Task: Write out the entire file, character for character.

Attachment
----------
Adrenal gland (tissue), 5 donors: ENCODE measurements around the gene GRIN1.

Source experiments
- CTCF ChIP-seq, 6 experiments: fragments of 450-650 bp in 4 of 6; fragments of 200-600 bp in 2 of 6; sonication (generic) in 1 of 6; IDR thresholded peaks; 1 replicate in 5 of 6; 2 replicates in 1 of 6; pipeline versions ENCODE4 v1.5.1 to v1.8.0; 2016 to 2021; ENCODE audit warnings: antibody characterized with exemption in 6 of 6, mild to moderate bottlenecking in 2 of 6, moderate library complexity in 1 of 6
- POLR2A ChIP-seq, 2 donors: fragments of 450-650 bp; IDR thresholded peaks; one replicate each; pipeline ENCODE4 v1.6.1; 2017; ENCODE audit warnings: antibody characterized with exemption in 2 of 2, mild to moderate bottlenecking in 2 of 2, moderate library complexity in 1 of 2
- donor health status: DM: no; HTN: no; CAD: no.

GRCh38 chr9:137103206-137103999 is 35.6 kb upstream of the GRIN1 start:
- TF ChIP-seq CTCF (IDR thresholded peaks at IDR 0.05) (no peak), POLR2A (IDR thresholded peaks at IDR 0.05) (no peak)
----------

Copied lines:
Adrenal gland (tissue), 5 donors: ENCODE measurements around the gene GRIN1.

Source experiments
- CTCF ChIP-seq, 6 experiments: fragments of 450-650 bp in 4 of 6; fragments of 200-600 bp in 2 of 6; sonication (generic) in 1 of 6; IDR thresholded peaks; 1 replicate in 5 of 6; 2 replicates in 1 of 6; pipeline versions ENCODE4 v1.5.1 to v1.8.0; 2016 to 2021; ENCODE audit warnings: antibody characterized with exemption in 6 of 6, mild to moderate bottlenecking in 2 of 6, moderate library complexity in 1 of 6
- POLR2A ChIP-seq, 2 donors: fragments of 450-650 bp; IDR thresholded peaks; one replicate each; pipeline ENCODE4 v1.6.1; 2017; ENCODE audit warnings: antibody characterized with exemption in 2 of 2, mild to moderate bottlenecking in 2 of 2, moderate library complexity in 1 of 2
- donor health status: DM: no; HTN: no; CAD: no.

GRCh38 chr9:137103206-137103999 is 35.6 kb upstream of the GRIN1 start:
- TF ChIP-seq CTCF (IDR thresholded peaks at IDR 0.05) (no peak), POLR2A (IDR thresholded peaks at IDR 0.05) (no peak)